If an independent school is named in section I, then the LA must pay any fees payable in respect of education or training provided for the child or young person at that school, institution or place in accordance with the EHC plan (section 63 CAFA 2014).

The LA could simply name a type of school or college (rather than a particular school/college). This is lawful, but it means that there is no school/college with the duty to admit the child or young person. The LA will still be required to arrange the special educational provision in section F of the EHC plan and the responsible commissioning health body will still be required to arrange any health care provision in section G of the EHC plan.

If you receive an EHC plan which does not specify a particular school/college, then you can appeal to the SEND Tribunal and seek to have a particular school/college named in the EHC plan.

If you disagree with the choice of school named in the plan by the LA then you could challenge the decision at appeal as well.

For more information, see the section on Appeals/Mediation and Tribunals.


The LA has the right to cease to maintain an EHCP. The action normally happens following and annual review. You have the right to appeal this decision. For further information on annual reviews, please see this section on the website alternatively see below link.


An EHCP must be reviewed annually, within 12 months of the previous review taking place, unless the child or young person is within a phased transfer year. A review is a statutory process which looks at the needs, provision and outcomes specified with in the EHCP. Following the review meeting, which normally takes place at the educational provision. The LA then looks over the collated information and which is one of 3 decisions/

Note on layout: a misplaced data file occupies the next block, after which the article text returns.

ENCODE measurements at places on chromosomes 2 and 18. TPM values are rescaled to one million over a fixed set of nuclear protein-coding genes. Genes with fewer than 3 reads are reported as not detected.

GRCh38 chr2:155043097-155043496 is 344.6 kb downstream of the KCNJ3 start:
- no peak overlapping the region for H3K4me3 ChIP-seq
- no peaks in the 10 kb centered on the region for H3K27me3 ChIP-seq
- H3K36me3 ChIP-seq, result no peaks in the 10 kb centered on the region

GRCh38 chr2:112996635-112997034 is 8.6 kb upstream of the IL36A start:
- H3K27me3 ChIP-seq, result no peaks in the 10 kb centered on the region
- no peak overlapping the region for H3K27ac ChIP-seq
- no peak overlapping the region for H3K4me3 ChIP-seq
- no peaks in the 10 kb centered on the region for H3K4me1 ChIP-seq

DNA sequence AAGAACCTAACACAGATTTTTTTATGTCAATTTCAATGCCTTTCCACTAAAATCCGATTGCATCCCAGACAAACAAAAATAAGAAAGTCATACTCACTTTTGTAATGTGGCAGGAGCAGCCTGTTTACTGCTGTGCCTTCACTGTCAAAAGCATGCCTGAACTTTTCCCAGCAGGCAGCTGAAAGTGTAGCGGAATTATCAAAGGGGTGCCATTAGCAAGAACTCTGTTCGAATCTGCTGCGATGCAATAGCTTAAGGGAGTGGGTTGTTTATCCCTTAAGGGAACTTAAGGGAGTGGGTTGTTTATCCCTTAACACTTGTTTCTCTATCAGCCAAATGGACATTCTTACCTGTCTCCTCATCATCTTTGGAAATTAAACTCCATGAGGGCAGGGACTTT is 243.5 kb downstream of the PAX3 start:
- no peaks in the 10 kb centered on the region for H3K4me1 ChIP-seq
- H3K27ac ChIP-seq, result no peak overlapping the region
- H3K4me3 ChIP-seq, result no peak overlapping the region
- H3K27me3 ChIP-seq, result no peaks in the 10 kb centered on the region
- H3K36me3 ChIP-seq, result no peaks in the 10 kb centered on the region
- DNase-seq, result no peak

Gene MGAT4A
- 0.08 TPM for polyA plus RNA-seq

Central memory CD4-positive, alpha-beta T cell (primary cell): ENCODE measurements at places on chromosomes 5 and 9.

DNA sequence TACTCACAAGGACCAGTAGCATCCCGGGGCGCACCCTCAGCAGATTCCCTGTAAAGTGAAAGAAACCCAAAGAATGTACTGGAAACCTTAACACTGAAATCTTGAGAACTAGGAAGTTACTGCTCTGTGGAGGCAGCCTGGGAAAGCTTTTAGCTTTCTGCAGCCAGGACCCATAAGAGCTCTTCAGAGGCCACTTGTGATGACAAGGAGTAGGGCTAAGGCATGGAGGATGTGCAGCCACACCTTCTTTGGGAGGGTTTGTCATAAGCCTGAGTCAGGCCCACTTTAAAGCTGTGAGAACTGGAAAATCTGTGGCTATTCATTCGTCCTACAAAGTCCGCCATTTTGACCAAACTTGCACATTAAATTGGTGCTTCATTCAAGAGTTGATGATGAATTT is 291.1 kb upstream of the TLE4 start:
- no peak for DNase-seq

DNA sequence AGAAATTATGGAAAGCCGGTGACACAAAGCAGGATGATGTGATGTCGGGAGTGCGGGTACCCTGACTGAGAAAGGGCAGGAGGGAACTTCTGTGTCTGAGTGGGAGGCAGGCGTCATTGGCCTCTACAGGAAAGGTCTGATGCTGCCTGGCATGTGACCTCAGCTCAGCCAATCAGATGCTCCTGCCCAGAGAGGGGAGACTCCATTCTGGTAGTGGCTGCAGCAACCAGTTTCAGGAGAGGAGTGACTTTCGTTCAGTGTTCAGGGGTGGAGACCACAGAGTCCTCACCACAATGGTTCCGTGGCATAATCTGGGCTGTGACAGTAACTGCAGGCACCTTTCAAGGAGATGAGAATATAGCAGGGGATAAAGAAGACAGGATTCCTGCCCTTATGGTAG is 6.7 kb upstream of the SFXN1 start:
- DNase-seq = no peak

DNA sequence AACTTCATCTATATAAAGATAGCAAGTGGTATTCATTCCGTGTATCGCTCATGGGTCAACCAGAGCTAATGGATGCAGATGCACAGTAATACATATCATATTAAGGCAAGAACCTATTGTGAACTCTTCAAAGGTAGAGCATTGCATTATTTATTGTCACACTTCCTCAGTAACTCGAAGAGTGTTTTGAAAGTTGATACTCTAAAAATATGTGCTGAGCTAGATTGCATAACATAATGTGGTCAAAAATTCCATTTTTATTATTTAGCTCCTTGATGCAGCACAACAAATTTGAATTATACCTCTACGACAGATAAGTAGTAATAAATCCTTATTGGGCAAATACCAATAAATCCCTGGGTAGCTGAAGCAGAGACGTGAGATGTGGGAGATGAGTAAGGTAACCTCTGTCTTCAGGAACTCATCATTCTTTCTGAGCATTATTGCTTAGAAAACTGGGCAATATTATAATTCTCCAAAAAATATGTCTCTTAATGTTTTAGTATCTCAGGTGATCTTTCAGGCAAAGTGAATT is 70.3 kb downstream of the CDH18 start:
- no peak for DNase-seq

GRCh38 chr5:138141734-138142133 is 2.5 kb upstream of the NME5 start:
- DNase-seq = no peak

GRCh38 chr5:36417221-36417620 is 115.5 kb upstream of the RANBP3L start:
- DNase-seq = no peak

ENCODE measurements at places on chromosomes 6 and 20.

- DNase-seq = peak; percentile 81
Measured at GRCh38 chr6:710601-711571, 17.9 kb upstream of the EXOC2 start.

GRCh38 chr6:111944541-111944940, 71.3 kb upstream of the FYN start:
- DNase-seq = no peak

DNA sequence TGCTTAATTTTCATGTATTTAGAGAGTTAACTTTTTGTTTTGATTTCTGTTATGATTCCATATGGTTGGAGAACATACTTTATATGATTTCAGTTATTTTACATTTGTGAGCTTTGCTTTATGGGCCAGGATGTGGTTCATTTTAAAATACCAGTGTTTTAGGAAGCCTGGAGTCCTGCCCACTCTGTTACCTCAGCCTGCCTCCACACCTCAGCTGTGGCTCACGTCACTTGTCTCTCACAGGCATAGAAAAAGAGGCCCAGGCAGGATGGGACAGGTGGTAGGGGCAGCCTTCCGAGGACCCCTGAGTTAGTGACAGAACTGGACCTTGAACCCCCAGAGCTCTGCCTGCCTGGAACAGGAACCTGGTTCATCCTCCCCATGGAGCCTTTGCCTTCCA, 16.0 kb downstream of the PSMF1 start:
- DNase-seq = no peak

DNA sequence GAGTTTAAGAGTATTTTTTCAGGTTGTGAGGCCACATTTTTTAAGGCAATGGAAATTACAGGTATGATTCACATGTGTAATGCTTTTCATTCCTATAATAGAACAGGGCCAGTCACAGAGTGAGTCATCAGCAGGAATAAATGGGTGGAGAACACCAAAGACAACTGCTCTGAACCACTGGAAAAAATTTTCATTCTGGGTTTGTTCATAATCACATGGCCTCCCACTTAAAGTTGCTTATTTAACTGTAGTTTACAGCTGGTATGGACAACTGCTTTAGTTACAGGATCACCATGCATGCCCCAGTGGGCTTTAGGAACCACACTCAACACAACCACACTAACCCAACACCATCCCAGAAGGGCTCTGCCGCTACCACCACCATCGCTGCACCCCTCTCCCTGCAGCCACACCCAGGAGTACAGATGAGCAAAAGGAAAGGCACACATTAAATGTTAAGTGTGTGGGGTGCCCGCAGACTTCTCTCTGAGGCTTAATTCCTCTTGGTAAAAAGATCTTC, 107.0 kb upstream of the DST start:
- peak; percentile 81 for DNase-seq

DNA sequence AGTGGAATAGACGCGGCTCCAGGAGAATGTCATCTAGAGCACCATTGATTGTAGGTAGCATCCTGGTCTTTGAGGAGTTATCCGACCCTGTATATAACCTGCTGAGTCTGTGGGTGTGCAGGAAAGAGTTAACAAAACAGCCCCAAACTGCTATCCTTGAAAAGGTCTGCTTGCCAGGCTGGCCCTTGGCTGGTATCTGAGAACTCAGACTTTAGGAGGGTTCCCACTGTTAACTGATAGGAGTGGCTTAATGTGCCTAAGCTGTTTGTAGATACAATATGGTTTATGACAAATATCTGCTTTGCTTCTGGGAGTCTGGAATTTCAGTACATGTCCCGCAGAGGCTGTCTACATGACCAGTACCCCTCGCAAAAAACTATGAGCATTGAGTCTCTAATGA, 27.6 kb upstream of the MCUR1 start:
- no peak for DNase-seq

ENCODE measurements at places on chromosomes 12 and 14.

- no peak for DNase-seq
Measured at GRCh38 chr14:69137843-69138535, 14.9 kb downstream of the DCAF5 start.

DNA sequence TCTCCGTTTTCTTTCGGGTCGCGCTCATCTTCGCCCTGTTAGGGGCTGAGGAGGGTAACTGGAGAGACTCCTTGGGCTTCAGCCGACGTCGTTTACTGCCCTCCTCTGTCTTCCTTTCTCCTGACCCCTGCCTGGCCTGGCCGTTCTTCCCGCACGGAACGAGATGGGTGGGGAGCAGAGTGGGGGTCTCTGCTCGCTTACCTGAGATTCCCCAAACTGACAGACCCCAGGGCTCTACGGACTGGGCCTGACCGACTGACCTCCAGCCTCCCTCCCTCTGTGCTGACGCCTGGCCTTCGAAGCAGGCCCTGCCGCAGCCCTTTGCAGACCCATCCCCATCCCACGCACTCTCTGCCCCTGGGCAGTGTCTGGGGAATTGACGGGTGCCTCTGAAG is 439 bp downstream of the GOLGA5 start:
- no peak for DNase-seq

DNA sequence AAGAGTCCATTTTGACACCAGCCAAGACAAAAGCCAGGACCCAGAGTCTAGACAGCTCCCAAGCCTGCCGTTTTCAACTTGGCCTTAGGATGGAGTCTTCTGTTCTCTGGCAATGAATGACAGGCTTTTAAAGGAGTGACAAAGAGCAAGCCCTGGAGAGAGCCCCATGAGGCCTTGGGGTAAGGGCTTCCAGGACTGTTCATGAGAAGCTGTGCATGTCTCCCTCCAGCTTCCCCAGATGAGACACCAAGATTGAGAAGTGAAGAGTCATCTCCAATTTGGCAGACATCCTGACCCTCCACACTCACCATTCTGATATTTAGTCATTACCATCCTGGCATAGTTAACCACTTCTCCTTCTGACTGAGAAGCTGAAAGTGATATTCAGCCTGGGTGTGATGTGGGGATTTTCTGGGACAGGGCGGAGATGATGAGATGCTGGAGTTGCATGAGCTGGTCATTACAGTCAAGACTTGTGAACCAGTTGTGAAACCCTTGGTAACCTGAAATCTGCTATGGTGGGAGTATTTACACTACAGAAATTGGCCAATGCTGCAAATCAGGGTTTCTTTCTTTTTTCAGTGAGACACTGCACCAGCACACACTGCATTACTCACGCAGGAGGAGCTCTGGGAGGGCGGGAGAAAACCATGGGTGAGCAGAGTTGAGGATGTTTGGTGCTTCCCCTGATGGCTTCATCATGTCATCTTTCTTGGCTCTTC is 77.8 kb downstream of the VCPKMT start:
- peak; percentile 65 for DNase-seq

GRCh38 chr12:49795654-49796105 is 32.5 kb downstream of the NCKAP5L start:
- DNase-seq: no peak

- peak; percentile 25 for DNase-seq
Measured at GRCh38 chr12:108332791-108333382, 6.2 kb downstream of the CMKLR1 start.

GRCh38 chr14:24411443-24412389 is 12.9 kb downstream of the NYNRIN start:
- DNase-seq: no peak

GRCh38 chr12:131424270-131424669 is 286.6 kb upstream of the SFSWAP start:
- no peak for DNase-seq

• Maintain
  • Amend
  • Cease to maintain (take away)

The statutory timeframe of a review is as follows:

  • Information must be gathered from you as well as from professionals about the EHC plan, and then circulated two weeks before the meeting.
  • After the meeting a report of what happened must be written and sent to everyone who went to the meeting or provided information to be discussed.
  • After the meeting the LA reviews the EHC plan.
  • The LA must notify you of its decision within four weeks of the meeting

When an individual reaches year 9, the review process must incorporate preparation for adulthood i.e. what provision is required to help them to achieve their long-term aspirations. The legal duty can be found in regulation 20(6) and regulation 21(6) of The SEN and Disability Regulations 2014 (The SEND Regulations 2014).

For more information, please see the below link.


When your child moves to a new phase of education, their EHCP must be reviewed and amended to ensure that the support detailed in the plan is correct and suitable for that next stage.

The educational transfer phases are:

  • Early years education to school (Reception to Year 1);
  • Infant to Junior school; (Year 2 to Year 3)
  • Primary school to secondary school or (Year 6 to Year 7)
  • Secondary school to post-16 provision (Year 11 to Year 12)

*please note, all post -16 courses are subject to phase transfer reviews by 31st March unless that course is a 2 year continuous course, as post-16 courses usually require young people to re-enrol each new academic year.

There are deadlines in which the EHCP must be reviewed and amended before, according to which stage of education your child is in:

  • 31st March if your child is moving from secondary to post-16
  • 15th February for all other phases